Kevin McDonough, former vicar general, refused to cooperate with police investigations [VIDEO]


In video testimony released Thursday by Jeff Anderson's law firm, the former vicar general of the Archdiocese of St. Paul and Minneapolis admitted that he made a habit of penning official memos with an eye towards possible litigation, and when approached last year by St. Paul police refused to cooperate.

As the lone referee of priestly sex crimes for two decades -- a tenure that spanned three archbishops -- Kevin McDonough now expresses regret for a culture that believed sick men could be rehabilitated back into ministry. He shifted responsibility to his bosses and accused victims' attorney Jeff Anderson and the media of exaggerating the problem of clerical abuse.

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The blame game was in full force: Archbishop John Nienstedt pointed a finger at McDonough in video testimony released just the other day. Mike Finnegan, an attorney from Anderson's law firm, described McDonough at a press conference Thursday as "a master of half truths" and leveled fault on both officials.

"They cared more about their own reputations and scandal rather than the people who were wounded," Finnegan says.

The firm plans to petition the court for more time with McDonough. A judge ordered the deposition to go eight hours but McDonough's attorney ended around it six and a half. Finnegan says the archdiocese counted their breaks towards the allotted time.

We posted highlights of Nienstedt's deposition the other day, but let's take a look now at McDonough's. On the firm's website you can also browse the 320-page transcript in which McDonough acknowledges that the common church practice for years was to put suspected pedophiles in administrative roles rather than boot 'em.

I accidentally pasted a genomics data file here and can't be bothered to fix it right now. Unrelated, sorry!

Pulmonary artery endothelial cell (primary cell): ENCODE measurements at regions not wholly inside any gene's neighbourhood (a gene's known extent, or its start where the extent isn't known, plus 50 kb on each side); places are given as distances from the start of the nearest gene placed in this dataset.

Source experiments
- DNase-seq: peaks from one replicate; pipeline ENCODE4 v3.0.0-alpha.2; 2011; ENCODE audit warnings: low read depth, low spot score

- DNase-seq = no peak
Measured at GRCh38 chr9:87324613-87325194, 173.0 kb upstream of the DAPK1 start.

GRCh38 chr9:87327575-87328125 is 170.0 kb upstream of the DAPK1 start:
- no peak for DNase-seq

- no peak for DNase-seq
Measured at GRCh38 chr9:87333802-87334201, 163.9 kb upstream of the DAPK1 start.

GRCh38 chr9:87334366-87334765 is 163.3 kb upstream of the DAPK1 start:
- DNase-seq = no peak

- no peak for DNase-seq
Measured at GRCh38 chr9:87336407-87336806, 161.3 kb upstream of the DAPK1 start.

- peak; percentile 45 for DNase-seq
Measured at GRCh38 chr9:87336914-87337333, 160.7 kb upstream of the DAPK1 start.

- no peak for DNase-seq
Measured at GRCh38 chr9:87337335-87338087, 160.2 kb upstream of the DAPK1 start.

1. Here McDonough admits that he never got back to two St. Paul detectives about their request for interview. Anderson pushes back and provokes this response from the former vicar general: "I don't see what would be appropriate about that."


2. Coming back to this point, Anderson asks McDonough what he was afraid of by not cooperating with authorities. Comes the reply: "I'm not afraid of much."

Anderson presses him on why he also refused to give an interview to a task force headed by the archbishop's delegate.

"My prudent choice was in the then-current environment that my participation would add nothing not already available in the records possessed by the archdiocese," McDonough says.

3. The conversation comes around to McDonough's note-keeping system. He says:

When I produced records my tendency was to mentally invite Jeff Anderson into the office presuming that I would be held accountable in the years ahead for my activity. So my general stance was to think in terms of what I was producing as being one day publicly available.

He thanks Anderson for a practice that started about 20 years ago.

4. Two themes in this final one are regret and public perception. McDonough laments that the church operated in the late 1980s with the assumption that dangerous men could be rehabilitated back into ministry work. Then he goes on to say that he believes Anderson has exaggerated claims. An archdiocesan attorney quickly declares the interview over.

"Can you give me one example?" Anderson says -- a question that goes unanswered.

-- Follow Jesse Marx on Twitter @marxjesse or send tips to [email protected]